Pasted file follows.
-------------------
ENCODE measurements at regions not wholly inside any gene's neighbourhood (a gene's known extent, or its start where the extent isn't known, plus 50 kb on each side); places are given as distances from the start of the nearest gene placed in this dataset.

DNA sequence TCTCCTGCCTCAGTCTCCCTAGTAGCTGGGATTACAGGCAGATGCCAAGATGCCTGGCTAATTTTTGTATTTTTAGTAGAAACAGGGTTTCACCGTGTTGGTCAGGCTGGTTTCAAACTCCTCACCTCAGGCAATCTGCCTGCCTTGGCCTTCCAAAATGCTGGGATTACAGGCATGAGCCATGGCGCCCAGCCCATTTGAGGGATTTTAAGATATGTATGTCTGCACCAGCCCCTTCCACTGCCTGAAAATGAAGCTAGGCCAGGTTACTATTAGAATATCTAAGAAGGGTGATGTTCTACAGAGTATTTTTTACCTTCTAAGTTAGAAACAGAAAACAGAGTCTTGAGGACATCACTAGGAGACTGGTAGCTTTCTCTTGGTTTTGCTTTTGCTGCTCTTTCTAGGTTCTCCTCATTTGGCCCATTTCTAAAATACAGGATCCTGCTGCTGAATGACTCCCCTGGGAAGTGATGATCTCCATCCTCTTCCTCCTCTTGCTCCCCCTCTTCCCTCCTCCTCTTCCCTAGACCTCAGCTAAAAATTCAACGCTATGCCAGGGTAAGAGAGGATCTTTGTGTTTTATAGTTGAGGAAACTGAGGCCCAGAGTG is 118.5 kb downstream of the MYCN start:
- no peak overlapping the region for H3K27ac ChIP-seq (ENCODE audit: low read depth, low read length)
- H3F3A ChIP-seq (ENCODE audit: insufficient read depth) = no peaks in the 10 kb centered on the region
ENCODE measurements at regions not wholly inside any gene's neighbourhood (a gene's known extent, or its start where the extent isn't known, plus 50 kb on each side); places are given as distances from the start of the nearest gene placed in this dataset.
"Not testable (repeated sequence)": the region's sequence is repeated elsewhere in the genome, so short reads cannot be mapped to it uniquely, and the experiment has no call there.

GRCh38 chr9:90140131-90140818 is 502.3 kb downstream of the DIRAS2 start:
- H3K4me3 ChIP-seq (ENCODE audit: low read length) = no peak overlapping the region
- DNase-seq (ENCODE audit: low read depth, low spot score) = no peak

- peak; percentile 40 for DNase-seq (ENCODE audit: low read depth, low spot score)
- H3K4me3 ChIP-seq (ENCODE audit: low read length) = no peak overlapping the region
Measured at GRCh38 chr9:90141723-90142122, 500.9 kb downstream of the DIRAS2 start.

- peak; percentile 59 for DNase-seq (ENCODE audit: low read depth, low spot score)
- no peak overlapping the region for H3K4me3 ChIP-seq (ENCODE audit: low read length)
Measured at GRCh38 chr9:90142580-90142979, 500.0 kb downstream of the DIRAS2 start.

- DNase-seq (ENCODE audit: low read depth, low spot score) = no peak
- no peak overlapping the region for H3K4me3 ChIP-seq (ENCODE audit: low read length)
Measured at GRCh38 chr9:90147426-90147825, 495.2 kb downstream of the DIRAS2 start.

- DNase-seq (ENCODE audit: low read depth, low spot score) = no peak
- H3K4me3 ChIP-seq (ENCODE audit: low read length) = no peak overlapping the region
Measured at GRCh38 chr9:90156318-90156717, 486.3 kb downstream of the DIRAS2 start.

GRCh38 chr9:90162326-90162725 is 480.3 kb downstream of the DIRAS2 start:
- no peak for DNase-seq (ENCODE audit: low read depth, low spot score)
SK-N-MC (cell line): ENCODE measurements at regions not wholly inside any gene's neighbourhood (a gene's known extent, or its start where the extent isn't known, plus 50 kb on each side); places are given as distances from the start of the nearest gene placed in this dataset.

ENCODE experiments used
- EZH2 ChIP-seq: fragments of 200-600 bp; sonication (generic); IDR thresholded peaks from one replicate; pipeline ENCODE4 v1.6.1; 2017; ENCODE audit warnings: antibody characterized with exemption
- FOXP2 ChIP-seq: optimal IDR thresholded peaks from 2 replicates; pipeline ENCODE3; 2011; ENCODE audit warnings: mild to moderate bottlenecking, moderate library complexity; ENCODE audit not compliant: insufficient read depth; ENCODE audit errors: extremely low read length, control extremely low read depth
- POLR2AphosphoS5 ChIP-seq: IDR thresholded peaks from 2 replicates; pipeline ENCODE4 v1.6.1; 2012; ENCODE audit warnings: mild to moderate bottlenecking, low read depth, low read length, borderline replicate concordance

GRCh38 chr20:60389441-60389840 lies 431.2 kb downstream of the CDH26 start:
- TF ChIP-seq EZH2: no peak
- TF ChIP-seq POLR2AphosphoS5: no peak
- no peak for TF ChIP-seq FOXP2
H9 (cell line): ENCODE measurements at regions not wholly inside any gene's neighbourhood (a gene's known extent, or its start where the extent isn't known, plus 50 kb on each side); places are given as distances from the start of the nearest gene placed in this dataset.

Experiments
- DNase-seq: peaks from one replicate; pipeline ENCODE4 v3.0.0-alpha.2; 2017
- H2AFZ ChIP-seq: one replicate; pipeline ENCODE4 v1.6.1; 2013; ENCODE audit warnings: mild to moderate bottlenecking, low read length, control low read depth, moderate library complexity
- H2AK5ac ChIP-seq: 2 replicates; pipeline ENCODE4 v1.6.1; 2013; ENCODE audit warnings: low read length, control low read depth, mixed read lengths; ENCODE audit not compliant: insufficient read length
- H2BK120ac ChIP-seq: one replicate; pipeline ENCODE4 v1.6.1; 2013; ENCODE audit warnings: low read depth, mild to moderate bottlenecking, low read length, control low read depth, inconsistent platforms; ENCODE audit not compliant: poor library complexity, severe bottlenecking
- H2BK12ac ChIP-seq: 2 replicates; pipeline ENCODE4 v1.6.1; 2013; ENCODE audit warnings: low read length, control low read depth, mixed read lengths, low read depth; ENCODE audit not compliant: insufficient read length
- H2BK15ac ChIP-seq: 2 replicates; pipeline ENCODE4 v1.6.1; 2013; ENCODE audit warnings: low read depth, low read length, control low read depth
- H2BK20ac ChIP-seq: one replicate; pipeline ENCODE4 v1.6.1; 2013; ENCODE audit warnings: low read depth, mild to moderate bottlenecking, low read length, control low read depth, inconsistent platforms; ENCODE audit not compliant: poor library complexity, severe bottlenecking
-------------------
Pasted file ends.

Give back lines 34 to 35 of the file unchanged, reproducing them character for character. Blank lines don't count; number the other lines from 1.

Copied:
Experiments
- DNase-seq: peaks from one replicate; pipeline ENCODE4 v3.0.0-alpha.2; 2017